Thralls of Zuggtmoy is a 5E adventure originally released in three parts and finally as a consolidated document on the DMs Guild. This is an adventure that shares a format with the D&D Adventurers League adventures and, though it isn’t DDAL-legal, at least one of its authors is now writing DDAL content. I presume the reason that it was released in three parts was to just get something out there quickly, because each part is incomplete by itself. The consolidated document, which is 43 pages long (albeit with repeated and redundant advice) is a more attractive product.
The adventure’s premise is a good one: The dreams of a local tribe’s seer have been stolen, and the adventurers must delve into a canyon deep into the Anauroch desert, fighting gnolls and cultists to what stole the dreams and restore them. As it turns out, there’s a cult of Zuggtmoy worshippers responsible, who have been addicting the local gnoll population to fungal growths, and wish to use the dreams to power a ritual to summon one of Zuggtmoy’s demons into the world.
The first part of the adventure details the characters entering a set of canyons where gnolls live. The structure of this is fascinating: it is entirely possible for the players to bypass most of the encounters and find the entrance into the cultist caverns. Or they might get lost, and need to complete all the encounters. There’s a good variety of encounters here, but a great variance in play time.
The second part of the adventure details the fungal caves. These are inhabited by evil myconids and other fungal threats – both creatures and hazards.
The third and final part of the adventure details the inner sanctum of the cult. Again, it has a few pathways through it, although I’m puzzled by one central tunnel that is trapped and isn’t used by the cult. Why exactly was it built? It’s also obvious that the cult don’t want adventurers to get their treasure; it has a a mimic and several traps guarding it. You can just imagine one drug-addled cultist after another disappearing without a trace when adding to the hoard!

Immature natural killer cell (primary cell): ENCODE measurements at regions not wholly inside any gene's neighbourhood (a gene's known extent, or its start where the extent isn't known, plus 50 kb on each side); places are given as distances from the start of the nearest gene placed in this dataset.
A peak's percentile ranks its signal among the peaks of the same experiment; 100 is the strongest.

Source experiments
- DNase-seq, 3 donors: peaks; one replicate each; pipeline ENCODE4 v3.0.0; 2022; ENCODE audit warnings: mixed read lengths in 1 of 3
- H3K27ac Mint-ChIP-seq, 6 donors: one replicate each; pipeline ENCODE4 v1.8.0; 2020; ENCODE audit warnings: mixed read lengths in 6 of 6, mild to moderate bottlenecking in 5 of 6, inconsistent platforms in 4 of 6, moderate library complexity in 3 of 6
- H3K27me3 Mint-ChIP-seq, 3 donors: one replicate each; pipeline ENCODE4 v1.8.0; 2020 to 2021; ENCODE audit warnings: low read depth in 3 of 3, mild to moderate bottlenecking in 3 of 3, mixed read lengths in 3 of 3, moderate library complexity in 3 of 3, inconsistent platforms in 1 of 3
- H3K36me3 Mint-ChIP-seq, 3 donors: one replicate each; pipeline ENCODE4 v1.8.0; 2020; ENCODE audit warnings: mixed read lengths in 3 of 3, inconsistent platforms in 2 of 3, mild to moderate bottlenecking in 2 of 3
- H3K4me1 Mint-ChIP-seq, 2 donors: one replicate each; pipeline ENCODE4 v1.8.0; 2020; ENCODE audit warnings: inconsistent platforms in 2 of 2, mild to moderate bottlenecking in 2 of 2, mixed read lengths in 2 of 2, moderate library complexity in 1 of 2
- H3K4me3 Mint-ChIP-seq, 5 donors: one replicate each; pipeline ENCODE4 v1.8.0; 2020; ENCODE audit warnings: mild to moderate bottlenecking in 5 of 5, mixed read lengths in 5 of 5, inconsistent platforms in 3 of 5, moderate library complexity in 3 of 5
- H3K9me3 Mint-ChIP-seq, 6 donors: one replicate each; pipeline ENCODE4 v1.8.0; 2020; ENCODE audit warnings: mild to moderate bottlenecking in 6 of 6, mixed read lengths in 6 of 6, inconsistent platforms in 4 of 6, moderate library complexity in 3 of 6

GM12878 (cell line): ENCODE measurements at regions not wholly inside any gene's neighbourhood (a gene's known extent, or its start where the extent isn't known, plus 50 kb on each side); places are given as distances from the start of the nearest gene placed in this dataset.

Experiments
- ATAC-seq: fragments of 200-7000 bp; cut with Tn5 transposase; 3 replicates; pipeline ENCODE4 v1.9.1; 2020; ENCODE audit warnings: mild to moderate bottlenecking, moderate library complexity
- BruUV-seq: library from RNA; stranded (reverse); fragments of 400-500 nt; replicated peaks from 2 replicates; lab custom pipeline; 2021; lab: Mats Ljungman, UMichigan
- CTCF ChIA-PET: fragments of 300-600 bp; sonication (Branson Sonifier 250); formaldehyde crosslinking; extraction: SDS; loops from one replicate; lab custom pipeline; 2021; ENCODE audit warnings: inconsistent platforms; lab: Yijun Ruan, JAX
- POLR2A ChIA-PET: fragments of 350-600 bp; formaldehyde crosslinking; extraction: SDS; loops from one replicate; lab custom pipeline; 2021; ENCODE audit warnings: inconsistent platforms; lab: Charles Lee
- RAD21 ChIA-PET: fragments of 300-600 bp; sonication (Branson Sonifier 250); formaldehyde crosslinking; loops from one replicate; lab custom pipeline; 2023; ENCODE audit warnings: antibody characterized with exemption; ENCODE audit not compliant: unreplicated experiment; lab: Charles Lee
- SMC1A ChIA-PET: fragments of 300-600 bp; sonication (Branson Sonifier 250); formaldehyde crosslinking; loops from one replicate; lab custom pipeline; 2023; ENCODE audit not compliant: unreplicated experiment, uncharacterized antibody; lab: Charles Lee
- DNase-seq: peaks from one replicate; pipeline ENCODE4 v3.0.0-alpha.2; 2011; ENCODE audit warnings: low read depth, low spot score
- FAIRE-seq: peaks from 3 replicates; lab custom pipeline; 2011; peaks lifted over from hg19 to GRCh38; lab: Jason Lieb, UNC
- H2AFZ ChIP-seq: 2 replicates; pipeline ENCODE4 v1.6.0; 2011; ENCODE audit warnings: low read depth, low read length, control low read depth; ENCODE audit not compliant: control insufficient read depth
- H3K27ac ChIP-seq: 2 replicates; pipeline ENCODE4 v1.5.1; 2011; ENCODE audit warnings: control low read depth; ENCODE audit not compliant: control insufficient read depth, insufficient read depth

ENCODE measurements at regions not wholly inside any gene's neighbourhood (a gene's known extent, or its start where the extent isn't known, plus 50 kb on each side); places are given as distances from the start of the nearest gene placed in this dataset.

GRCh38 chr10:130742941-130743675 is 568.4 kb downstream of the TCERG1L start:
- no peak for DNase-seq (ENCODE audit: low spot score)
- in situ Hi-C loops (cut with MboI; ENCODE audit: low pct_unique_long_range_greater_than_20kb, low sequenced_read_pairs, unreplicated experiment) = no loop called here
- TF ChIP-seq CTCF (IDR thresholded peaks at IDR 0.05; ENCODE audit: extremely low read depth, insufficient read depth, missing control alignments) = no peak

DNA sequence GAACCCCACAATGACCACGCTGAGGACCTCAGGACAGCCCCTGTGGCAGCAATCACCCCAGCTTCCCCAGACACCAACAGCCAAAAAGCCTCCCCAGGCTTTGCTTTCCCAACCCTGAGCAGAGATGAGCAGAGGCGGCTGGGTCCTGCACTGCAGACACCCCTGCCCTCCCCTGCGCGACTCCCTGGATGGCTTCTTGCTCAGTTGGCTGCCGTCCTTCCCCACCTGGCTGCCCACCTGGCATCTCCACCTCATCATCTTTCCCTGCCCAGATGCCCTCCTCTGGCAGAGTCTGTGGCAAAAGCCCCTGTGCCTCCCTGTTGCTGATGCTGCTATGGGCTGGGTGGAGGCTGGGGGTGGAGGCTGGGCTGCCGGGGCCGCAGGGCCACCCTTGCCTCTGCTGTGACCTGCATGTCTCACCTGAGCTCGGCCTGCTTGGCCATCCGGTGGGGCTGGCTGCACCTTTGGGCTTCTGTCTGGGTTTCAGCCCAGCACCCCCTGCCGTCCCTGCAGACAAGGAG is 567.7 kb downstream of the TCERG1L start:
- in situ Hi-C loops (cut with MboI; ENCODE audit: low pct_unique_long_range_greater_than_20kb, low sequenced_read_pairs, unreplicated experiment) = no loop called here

However, the design of the adventure stands up: There’s a good mix of encounters, although pure role-playing opportunities are rare, and it has a suitably difficult confrontation to round out the adventure. The actual feel of the adventure will depend greatly on the DM’s descriptive skills, where the DM can set the tone somewhere between a horror adventure and a standard dungeon crawl.
One aspect of the adventure that certainly doesn’t work is the intention to start it in medias res: The opening description from the DM is, unusually, in the past tense. Unfortunately, all of this is then undermined by immediately allowing the players to interact with this “past” situation. To do this correctly, you need just a brief summary of what came before and then throw the characters into it. What the writers should have done is have the mission briefing proceed as normal, and then skip over all the boring wilderness travel to get to the canyon.
Another point on grammar. This is the wrong way to phrase the opening sentence if you’re describing something in the past: “You all stood before the Chieftess”. It should be “You were all standing before the Chieftess” – the continuous past is required here, as you’re describing something that was ongoing at that point in time.
There’s not all that much boxed text in the adventure, although all the areas are described in the text.
The adventure is presented attractively: good formatting, attractive (if infrequent) art, and excellent maps. One flaw in its otherwise excellent layout is the cover: it’s too difficult to read the title of the adventure, especially as a thumbnail.
Overall, despite some problems with its presentation, this is a superior effort, well worth investigating.